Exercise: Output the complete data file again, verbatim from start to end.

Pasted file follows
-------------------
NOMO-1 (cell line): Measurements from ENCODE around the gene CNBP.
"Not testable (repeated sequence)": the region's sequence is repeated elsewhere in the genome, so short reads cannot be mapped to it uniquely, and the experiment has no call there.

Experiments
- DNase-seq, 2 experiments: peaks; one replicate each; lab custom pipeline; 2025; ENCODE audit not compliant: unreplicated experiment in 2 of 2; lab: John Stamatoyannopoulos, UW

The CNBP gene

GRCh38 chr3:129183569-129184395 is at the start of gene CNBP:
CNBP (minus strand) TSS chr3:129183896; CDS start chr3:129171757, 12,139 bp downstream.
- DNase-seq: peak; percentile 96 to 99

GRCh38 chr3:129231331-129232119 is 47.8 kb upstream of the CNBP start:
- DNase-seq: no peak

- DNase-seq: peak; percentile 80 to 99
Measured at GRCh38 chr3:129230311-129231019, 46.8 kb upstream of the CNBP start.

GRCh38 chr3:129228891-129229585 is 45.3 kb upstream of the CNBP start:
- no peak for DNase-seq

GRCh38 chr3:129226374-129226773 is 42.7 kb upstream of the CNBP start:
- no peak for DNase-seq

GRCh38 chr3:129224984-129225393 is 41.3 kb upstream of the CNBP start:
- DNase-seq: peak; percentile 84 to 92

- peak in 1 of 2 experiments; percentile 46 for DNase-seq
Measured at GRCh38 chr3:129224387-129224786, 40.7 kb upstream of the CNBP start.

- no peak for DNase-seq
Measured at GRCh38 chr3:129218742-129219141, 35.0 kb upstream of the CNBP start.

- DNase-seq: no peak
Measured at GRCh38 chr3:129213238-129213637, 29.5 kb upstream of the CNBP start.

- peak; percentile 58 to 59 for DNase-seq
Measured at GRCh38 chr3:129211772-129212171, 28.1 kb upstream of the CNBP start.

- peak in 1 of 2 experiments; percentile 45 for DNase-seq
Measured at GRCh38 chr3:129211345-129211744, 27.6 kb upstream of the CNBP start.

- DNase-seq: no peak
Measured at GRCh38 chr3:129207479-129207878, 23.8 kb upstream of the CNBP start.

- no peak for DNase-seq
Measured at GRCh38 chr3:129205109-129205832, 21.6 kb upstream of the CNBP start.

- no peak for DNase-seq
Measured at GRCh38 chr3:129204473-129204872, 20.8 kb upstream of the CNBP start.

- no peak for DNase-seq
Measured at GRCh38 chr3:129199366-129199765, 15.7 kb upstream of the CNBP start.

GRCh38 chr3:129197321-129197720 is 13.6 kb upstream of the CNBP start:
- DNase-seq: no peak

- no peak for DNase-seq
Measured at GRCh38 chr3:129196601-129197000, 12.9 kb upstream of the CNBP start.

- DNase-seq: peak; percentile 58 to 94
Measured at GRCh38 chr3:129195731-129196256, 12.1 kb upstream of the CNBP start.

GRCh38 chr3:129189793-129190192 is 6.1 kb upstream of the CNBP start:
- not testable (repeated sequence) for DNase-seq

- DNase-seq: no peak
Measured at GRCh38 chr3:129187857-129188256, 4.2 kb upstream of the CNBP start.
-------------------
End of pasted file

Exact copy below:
NOMO-1 (cell line): Measurements from ENCODE around the gene CNBP.
"Not testable (repeated sequence)": the region's sequence is repeated elsewhere in the genome, so short reads cannot be mapped to it uniquely, and the experiment has no call there.

Experiments
- DNase-seq, 2 experiments: peaks; one replicate each; lab custom pipeline; 2025; ENCODE audit not compliant: unreplicated experiment in 2 of 2; lab: John Stamatoyannopoulos, UW

The CNBP gene

GRCh38 chr3:129183569-129184395 is at the start of gene CNBP:
CNBP (minus strand) TSS chr3:129183896; CDS start chr3:129171757, 12,139 bp downstream.
- DNase-seq: peak; percentile 96 to 99

GRCh38 chr3:129231331-129232119 is 47.8 kb upstream of the CNBP start:
- DNase-seq: no peak

- DNase-seq: peak; percentile 80 to 99
Measured at GRCh38 chr3:129230311-129231019, 46.8 kb upstream of the CNBP start.

GRCh38 chr3:129228891-129229585 is 45.3 kb upstream of the CNBP start:
- no peak for DNase-seq

GRCh38 chr3:129226374-129226773 is 42.7 kb upstream of the CNBP start:
- no peak for DNase-seq

GRCh38 chr3:129224984-129225393 is 41.3 kb upstream of the CNBP start:
- DNase-seq: peak; percentile 84 to 92

- peak in 1 of 2 experiments; percentile 46 for DNase-seq
Measured at GRCh38 chr3:129224387-129224786, 40.7 kb upstream of the CNBP start.

- no peak for DNase-seq
Measured at GRCh38 chr3:129218742-129219141, 35.0 kb upstream of the CNBP start.

- DNase-seq: no peak
Measured at GRCh38 chr3:129213238-129213637, 29.5 kb upstream of the CNBP start.

- peak; percentile 58 to 59 for DNase-seq
Measured at GRCh38 chr3:129211772-129212171, 28.1 kb upstream of the CNBP start.

- peak in 1 of 2 experiments; percentile 45 for DNase-seq
Measured at GRCh38 chr3:129211345-129211744, 27.6 kb upstream of the CNBP start.

- DNase-seq: no peak
Measured at GRCh38 chr3:129207479-129207878, 23.8 kb upstream of the CNBP start.

- no peak for DNase-seq
Measured at GRCh38 chr3:129205109-129205832, 21.6 kb upstream of the CNBP start.

- no peak for DNase-seq
Measured at GRCh38 chr3:129204473-129204872, 20.8 kb upstream of the CNBP start.

- no peak for DNase-seq
Measured at GRCh38 chr3:129199366-129199765, 15.7 kb upstream of the CNBP start.

GRCh38 chr3:129197321-129197720 is 13.6 kb upstream of the CNBP start:
- DNase-seq: no peak

- no peak for DNase-seq
Measured at GRCh38 chr3:129196601-129197000, 12.9 kb upstream of the CNBP start.

- DNase-seq: peak; percentile 58 to 94
Measured at GRCh38 chr3:129195731-129196256, 12.1 kb upstream of the CNBP start.

GRCh38 chr3:129189793-129190192 is 6.1 kb upstream of the CNBP start:
- not testable (repeated sequence) for DNase-seq

- DNase-seq: no peak
Measured at GRCh38 chr3:129187857-129188256, 4.2 kb upstream of the CNBP start.